MANILA – Two allies in the senatorial race are rivals in the local elections in Zambales.
Zambales Rep. Mitos Magsaysay and former senator Richard Gordon, both senatorial candidates of United Nationalist Alliance (UNA), have their sons and other kin fighting for local positions in Olongapo.
Brian Gordon, son of the former senator, and Vic Vic Magsaysay, son of Magsaysay, are both running for vice-mayor of Olongapo.
|Zambales Rep. Mitos Magsaysay and former senator Richard Gordon. Composite/File Photo
Magsaysay’s other son, Jobo Magsaysay, is running for Congressman of Zambales 1st District against James Gordon, the brother of Richard.
Two more Gordons are also running for local electoral posts in the May elections.
Anne Gordon, sister-in-law of Richard, is running for mayor of Olongapo against another family member, Bugsy Gordon delos Reyes, who is the nephew of Richard.
In all, there are four Gordons running in the local level and Richard in the national, while there are two Magsaysay's in the local level while Mitos is in the national race.
While Richard is with UNA, Anne and James, however, are Liberal Party candidates, while his son Brian is running as independent.
Richard, popularly known as Dick, believes there is no rift between him and Mitos. The two have been together on the campaign trail since the campaign period started February 12.
He said their relationship with each other is cordial. "I’m always civil with them. It’s OK with me,” he said.
In a separate interview with ANC, Magsaysay acknowledged that her sons and Gordon’s relatives are fighting over the same posts in the local elections.
Magsaysay said she and Gordon are civil to each other.
"Yes, we are normally beside each other during sorties. We are very civil to each other," she said.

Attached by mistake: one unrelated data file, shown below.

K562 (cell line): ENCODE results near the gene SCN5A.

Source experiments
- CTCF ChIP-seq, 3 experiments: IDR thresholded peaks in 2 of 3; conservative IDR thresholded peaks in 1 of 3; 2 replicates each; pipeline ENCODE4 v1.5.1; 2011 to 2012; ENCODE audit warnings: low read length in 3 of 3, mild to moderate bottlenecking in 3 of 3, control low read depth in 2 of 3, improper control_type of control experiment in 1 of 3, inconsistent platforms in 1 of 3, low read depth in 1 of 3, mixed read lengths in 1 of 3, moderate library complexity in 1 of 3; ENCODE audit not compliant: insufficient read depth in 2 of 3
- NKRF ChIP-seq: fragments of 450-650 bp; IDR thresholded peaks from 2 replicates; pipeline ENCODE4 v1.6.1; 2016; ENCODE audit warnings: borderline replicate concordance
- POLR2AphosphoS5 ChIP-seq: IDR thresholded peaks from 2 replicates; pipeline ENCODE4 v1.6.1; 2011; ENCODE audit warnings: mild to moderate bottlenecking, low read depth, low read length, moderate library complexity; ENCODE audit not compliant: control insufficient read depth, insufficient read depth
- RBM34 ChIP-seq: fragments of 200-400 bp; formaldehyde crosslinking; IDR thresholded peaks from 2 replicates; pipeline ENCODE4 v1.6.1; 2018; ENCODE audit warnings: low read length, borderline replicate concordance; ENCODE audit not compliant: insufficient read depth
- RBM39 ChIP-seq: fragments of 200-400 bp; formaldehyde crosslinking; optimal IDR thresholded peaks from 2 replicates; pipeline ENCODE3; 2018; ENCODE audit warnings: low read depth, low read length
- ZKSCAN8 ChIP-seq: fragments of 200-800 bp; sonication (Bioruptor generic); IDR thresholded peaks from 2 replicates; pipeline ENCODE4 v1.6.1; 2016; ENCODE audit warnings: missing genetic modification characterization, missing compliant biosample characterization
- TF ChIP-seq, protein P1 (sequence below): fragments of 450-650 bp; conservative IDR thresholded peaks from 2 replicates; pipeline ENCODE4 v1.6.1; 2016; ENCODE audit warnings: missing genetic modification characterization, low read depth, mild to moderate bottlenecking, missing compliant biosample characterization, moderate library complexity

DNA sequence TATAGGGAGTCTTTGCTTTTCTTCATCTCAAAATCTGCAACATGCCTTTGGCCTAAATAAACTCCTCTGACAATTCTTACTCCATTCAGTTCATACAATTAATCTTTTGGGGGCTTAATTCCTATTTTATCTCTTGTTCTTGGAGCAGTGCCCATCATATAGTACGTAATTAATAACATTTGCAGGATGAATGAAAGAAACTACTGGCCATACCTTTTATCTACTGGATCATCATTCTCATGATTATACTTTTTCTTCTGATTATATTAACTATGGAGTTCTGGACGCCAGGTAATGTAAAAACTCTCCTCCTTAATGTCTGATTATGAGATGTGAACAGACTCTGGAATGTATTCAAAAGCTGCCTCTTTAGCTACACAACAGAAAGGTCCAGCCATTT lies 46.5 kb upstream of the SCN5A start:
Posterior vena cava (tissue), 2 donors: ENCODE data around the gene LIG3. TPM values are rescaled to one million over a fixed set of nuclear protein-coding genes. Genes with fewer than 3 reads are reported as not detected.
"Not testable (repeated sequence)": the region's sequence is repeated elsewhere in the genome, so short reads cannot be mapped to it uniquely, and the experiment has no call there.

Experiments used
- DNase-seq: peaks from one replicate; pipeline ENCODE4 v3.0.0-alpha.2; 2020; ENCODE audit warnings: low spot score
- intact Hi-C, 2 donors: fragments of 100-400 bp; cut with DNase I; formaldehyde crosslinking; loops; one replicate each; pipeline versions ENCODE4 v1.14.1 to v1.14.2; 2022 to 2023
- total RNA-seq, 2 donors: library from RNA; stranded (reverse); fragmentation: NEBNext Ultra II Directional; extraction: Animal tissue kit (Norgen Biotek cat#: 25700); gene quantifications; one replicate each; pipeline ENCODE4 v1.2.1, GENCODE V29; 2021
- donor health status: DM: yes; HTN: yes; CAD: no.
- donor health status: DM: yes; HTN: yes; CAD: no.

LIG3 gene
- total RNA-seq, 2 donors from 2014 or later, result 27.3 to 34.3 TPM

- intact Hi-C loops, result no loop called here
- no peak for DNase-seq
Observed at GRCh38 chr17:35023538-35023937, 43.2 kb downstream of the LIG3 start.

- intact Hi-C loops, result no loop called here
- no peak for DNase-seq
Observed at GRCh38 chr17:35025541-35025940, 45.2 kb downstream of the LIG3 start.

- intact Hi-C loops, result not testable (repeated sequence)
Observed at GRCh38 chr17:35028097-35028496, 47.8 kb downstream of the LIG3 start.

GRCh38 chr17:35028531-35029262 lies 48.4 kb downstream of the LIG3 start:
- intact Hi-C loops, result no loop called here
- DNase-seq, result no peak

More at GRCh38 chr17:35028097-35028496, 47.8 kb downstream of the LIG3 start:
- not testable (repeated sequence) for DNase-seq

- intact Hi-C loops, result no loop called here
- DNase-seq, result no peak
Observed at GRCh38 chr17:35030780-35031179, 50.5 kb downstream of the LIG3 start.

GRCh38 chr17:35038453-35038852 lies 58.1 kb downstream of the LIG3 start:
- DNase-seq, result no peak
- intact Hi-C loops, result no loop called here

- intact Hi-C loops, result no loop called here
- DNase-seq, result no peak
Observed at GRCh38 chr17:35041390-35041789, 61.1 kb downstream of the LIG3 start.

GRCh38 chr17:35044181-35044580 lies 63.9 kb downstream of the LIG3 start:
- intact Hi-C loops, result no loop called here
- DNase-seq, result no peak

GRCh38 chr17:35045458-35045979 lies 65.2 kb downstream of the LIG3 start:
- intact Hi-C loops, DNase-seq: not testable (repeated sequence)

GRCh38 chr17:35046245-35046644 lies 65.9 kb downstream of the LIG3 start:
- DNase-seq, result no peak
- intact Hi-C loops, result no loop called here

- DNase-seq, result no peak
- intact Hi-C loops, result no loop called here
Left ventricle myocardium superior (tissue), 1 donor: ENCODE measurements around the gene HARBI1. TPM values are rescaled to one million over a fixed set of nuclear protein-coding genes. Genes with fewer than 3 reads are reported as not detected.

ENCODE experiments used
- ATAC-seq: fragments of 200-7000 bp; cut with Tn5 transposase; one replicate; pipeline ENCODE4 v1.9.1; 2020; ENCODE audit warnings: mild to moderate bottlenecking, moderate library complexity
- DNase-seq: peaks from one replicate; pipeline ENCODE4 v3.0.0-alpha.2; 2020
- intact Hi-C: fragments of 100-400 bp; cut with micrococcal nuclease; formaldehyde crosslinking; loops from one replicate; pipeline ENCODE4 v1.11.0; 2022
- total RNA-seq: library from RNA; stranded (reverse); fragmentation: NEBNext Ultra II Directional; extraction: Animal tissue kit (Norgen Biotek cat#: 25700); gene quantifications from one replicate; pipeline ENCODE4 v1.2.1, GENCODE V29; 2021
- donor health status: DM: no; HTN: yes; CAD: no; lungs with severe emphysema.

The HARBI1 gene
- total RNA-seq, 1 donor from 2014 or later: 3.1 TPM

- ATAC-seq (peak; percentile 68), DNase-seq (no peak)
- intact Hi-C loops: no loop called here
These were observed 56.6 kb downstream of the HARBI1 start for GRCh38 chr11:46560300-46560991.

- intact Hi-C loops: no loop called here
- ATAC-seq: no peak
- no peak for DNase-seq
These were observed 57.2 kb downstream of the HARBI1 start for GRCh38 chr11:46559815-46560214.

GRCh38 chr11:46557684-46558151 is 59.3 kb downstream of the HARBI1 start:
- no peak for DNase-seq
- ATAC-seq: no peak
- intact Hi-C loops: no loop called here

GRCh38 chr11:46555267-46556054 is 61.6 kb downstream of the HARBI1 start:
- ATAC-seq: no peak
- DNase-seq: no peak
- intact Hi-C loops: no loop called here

She added: "As far as I am concerned, when there’s local elections, we slug it out for the position but after the elections we go our own way and they go theirs. It is only at the election period that we are at each others’ throats. We are both professional legislators. There are some advocacies that we can work on together and I don’t think we are that kind of legislator that just because you fought it out in the election period kaaway mo na for the rest of your life."
Gordon said he will not be campaigning for his son, a fact that he made clear to Brian when the latter asked his permission to run for a higher post.
"He will have to carry himself. Manalo ka on your own accord,” he said.
Gordon also refused to believe that this is dynasty in the making between two ruling families in Zambales. "Ang isyu dyan, yung kakayahan ng tao na pumili," Gordon said.
He believes that despite differences in political beliefs and affiliations, their family remains intact.
"Kaming magkakapatid, we argue over dinner, not on money, but on principles," he said.
“There is no rift in the family. That’s what I’m proud of.”